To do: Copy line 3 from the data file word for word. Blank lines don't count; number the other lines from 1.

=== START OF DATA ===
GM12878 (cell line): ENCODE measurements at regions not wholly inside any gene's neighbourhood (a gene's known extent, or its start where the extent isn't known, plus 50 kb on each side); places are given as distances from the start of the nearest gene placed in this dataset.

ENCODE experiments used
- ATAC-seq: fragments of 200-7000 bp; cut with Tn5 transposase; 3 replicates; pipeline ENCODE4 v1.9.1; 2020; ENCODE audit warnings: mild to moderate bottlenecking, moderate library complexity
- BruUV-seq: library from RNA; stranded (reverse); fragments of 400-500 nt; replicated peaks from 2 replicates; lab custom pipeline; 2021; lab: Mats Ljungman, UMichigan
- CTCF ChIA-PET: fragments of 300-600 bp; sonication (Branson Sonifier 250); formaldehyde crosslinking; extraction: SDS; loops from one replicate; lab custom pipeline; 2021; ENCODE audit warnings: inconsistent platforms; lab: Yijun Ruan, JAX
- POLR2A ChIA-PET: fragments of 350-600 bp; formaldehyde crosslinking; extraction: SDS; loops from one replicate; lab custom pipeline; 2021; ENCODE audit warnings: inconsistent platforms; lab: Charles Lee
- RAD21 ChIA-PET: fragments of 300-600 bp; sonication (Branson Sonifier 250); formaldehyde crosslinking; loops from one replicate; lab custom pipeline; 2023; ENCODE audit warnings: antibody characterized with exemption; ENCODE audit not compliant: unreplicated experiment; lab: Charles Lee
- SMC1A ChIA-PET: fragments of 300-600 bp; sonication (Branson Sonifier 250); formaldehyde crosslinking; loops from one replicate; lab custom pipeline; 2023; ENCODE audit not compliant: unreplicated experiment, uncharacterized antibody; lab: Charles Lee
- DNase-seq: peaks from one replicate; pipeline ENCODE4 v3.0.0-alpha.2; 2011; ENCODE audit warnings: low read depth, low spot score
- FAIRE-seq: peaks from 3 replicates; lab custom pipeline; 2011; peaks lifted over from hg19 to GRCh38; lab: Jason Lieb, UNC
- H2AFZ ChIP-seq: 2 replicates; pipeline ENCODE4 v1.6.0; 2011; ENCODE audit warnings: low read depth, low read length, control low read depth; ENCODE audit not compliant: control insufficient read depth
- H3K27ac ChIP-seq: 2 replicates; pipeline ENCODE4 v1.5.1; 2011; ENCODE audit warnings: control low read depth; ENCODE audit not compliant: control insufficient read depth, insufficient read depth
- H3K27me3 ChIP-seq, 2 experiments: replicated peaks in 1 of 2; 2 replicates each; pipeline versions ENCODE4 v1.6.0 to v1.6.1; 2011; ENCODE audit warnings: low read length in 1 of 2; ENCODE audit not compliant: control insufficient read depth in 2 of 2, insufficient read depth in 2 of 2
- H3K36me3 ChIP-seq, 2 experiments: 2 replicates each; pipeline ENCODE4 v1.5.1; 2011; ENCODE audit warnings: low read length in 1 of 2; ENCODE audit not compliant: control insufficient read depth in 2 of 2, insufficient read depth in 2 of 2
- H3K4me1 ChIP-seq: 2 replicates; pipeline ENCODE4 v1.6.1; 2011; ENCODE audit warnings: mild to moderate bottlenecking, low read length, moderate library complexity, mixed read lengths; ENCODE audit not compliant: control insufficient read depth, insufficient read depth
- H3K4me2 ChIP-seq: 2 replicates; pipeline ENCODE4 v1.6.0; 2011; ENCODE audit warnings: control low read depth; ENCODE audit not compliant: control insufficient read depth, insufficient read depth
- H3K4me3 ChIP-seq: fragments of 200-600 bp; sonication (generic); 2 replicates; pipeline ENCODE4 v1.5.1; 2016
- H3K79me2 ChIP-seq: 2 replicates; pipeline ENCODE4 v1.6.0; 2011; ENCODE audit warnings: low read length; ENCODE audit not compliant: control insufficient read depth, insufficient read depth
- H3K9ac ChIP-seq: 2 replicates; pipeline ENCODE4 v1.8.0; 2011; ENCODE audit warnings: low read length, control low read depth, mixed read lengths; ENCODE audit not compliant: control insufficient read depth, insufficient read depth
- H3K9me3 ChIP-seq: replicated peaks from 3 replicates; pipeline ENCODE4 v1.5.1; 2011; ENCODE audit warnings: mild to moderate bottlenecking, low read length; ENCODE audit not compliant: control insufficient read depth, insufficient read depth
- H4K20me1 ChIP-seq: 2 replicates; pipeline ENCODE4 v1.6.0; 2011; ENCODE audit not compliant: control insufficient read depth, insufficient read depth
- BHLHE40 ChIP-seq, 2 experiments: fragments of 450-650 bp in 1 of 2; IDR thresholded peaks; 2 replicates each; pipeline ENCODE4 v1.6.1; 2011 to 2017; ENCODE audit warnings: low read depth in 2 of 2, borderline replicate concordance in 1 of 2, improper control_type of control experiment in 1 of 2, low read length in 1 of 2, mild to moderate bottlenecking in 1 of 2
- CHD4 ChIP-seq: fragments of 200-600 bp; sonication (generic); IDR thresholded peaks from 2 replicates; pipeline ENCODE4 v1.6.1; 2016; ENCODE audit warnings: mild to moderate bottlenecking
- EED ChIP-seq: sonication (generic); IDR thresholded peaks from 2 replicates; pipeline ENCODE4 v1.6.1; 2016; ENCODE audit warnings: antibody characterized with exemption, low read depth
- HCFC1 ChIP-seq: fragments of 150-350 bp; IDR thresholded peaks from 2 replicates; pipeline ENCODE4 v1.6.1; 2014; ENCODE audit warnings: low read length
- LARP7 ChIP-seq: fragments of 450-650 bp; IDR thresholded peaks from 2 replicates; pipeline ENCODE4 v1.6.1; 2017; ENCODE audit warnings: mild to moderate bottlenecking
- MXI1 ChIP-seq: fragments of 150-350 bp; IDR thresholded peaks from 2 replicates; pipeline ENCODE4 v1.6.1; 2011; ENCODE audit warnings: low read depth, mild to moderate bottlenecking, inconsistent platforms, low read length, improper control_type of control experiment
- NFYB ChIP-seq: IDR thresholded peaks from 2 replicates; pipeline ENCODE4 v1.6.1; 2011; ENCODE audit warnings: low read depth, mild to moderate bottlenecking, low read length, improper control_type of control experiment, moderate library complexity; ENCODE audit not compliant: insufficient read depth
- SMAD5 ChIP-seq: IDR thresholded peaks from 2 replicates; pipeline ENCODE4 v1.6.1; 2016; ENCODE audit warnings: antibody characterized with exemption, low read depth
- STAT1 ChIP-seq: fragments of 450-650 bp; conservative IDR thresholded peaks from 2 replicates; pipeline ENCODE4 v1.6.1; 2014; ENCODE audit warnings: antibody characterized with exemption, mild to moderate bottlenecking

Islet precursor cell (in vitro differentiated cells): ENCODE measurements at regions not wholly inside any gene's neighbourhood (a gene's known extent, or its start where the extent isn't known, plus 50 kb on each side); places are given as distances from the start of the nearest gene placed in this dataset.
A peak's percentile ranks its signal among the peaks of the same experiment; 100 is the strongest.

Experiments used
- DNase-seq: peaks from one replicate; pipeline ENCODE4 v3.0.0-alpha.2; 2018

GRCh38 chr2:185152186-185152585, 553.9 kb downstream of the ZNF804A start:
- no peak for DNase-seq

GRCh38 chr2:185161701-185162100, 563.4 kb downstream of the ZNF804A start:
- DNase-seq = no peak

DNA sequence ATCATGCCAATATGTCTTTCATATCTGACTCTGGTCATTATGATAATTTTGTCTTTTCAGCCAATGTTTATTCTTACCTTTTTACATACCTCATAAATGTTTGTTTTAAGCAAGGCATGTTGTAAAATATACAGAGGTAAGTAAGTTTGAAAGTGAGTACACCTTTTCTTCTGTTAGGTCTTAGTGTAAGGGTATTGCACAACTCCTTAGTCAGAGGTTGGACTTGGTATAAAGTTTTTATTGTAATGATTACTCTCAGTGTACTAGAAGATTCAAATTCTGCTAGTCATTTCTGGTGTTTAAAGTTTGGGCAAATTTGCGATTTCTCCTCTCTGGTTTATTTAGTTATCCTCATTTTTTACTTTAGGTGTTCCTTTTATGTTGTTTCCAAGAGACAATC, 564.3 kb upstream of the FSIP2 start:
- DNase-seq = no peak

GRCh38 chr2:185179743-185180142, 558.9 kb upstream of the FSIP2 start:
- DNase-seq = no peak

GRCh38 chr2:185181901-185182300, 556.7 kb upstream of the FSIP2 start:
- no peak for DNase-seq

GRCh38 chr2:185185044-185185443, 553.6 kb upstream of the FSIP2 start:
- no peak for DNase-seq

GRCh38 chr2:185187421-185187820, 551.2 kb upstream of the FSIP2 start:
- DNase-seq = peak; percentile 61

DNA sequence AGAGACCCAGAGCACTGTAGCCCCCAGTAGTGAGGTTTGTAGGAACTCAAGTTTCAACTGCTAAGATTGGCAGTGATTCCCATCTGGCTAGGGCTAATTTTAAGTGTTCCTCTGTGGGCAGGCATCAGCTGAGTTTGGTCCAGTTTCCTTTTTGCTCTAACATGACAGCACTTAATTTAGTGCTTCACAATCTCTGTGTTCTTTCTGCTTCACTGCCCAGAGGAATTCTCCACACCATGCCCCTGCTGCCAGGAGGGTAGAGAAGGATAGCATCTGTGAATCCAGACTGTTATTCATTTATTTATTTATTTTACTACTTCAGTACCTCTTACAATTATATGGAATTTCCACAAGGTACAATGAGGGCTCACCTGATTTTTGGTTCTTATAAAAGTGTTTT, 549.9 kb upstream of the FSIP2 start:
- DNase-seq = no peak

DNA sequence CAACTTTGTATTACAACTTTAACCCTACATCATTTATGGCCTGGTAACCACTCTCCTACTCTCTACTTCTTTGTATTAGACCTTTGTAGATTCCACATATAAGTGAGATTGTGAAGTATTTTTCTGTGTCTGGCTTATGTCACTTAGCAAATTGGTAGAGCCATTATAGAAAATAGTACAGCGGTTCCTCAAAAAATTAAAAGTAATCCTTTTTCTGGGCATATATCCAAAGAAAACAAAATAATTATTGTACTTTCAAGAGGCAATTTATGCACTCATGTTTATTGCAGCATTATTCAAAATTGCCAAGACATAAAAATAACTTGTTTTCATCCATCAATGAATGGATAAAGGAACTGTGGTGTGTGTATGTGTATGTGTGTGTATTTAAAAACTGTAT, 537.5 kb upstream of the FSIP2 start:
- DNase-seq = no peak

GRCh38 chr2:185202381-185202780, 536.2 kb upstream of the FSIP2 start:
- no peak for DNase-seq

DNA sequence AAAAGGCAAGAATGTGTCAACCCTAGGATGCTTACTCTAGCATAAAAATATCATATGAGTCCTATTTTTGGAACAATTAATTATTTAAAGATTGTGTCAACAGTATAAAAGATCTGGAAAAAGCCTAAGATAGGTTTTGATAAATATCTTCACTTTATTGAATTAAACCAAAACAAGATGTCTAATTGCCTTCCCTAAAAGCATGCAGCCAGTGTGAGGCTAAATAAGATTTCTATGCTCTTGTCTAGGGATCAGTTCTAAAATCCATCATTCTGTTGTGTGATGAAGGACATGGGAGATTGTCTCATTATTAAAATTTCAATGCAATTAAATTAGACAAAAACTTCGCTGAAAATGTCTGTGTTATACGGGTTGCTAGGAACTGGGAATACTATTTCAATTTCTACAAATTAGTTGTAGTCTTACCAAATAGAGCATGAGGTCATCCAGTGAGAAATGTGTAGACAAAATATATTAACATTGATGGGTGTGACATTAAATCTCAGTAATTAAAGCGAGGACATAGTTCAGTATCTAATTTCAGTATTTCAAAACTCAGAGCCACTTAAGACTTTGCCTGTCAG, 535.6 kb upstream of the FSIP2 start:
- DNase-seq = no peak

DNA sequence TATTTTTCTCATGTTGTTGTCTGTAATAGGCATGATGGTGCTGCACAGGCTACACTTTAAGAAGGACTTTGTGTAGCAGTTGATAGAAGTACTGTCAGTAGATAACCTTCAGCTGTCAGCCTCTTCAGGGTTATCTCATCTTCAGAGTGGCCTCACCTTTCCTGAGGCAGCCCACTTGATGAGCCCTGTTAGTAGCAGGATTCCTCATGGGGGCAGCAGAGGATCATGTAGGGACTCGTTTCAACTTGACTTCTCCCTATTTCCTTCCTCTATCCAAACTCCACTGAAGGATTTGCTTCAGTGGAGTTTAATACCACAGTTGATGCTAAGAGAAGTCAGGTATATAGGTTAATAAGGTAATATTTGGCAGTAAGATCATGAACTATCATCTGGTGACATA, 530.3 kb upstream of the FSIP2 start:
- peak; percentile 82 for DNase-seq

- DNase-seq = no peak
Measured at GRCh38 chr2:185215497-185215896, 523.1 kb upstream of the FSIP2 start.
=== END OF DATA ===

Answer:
- ATAC-seq: fragments of 200-7000 bp; cut with Tn5 transposase; 3 replicates; pipeline ENCODE4 v1.9.1; 2020; ENCODE audit warnings: mild to moderate bottlenecking, moderate library complexity